In recent years with the development of large sewerage systems in most cities, sewerage setting ponds have become the new habitat for many native water fresh water birds in Australia. In fact, several rare species can be found in these seldom visited places, such as these Blue-billed Ducks. In some cities lovely nature reserves and picnic areas have been established around the waters from sewerage ponds, creating a tourist attraction and recreation areas for families and birders. Laratinga Wetlands Centre in the Adelaide Hills SA is a great example of how local councils have produced award winning facilities using sewerage ponds as a feature. Settling ponds do not stink, but are full of nutrients which assist the growth of water weeds which the ducks eat. If you are a birder, sewerage settling ponds are excellent places to check for water birds.
It is a birders delight to spot this extremely elusive bird, and even more delightful to capture clear images of it. The above male and female Blue-billed duck were taken from some distance. My wife would walk around the pond and they would swim away from her but closer to me ‘ducked down’ (excuse the pun) behind the tall grass. I stand up and photograph when they are close enough. Many Australasian Grebe are also present.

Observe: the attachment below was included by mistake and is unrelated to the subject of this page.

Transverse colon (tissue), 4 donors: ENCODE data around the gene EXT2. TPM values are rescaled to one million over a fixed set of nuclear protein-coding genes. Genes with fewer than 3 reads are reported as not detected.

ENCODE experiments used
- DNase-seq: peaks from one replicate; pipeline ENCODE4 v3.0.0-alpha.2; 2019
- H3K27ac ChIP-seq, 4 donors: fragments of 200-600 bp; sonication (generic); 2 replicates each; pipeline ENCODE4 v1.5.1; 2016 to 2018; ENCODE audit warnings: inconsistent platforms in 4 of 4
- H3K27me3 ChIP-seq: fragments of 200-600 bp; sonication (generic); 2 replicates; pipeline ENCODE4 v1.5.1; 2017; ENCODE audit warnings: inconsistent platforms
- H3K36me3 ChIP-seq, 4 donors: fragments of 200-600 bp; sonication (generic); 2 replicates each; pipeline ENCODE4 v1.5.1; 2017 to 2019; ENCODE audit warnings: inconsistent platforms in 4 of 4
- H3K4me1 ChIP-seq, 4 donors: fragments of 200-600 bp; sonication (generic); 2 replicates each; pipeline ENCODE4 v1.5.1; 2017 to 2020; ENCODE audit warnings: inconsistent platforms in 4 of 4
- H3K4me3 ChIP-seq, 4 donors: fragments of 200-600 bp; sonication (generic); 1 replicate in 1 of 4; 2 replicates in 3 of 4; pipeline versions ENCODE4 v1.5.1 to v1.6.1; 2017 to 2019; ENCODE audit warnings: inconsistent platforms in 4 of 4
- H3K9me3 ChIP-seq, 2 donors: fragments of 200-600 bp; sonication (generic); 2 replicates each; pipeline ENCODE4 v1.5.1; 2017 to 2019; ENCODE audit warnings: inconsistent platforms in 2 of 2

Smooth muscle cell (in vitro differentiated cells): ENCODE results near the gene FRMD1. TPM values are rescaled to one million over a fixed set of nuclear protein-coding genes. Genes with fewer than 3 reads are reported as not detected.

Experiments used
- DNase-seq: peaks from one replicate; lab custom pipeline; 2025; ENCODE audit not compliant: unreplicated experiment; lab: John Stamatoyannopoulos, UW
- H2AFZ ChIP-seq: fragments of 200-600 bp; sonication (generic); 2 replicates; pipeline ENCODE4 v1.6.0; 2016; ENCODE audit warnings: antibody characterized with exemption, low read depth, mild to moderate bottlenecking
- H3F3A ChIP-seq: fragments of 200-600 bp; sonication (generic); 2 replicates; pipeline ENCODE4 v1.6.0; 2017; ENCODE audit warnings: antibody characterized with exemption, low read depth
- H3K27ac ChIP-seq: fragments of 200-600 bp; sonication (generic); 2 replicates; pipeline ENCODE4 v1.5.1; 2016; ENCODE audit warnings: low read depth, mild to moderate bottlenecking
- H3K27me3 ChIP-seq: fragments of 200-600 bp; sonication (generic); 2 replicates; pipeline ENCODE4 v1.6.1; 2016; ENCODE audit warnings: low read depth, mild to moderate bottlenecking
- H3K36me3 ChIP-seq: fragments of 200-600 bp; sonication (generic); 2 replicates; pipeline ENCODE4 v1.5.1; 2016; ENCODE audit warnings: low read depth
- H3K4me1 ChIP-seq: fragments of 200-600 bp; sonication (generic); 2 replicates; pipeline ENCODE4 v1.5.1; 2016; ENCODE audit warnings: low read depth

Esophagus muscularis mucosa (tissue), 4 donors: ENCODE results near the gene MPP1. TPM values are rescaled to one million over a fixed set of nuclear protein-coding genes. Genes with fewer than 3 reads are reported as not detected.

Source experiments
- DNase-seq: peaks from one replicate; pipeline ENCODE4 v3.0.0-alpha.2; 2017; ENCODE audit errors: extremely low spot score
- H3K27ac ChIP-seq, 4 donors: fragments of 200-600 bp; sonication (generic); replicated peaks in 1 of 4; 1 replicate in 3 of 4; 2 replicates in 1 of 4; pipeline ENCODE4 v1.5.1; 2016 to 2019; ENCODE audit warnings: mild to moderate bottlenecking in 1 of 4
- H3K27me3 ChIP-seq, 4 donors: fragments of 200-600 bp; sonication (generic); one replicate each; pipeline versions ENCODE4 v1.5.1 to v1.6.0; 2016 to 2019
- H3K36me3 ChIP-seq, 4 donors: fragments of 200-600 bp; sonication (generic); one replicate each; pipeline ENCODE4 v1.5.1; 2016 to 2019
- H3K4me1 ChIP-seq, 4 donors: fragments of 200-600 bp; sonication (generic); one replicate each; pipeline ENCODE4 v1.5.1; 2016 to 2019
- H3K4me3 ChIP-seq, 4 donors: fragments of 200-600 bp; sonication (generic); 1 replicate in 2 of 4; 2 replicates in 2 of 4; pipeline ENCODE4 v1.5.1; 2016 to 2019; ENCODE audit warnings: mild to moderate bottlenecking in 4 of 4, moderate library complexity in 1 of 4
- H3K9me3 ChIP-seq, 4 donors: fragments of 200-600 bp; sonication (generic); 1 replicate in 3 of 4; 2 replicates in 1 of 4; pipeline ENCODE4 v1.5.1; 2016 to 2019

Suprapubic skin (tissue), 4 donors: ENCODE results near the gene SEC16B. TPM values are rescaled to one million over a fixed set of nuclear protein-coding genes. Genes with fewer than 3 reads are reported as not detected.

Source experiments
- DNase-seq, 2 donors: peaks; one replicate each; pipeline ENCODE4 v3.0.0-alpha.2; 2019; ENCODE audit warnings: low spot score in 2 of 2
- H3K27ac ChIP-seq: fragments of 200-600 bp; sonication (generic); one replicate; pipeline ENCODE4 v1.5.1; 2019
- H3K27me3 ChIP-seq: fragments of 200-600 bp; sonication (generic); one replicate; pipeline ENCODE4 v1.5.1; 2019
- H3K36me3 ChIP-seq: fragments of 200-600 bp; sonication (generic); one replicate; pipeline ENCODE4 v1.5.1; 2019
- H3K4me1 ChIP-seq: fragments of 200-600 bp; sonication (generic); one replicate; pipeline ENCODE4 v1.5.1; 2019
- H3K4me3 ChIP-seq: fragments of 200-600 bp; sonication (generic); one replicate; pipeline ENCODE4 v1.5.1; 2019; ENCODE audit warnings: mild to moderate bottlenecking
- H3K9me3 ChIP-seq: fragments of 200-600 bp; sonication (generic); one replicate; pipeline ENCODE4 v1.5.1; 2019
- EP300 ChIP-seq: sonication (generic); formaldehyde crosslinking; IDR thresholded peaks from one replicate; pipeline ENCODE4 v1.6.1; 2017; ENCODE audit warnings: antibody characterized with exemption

The Blue-billed Duck is accompanied by the Pink-eared Duck, another not so common fresh water duck. This bird filters the water with its unusual beak to extract minute water creatures as well as insects. It is able to let the water pass through the beak, only capturing the minute food particles.
There are many other ducks including Pacific Black and Hardheads. Below pairs of Hardheads are seen with the male having the white eye ring.
In my early birding days, from a distance the Hardhead could mistaken for a Blue-billed Duck. More so the female Blue-billed Duck with that of the female Musk Duck. Notice how low the Blue-billed Duck lies in the water.
Australasian Grebe is another elusive bird, which appear in the middle of lakes and sewerage ponds, keeping well away from humans. This pair show breeding plumage.
Have a wonderful week! Autumn has finally arrived!
Remember this Passover that: The Son of God became the Son of Man so that we the sons of men may become sons of God.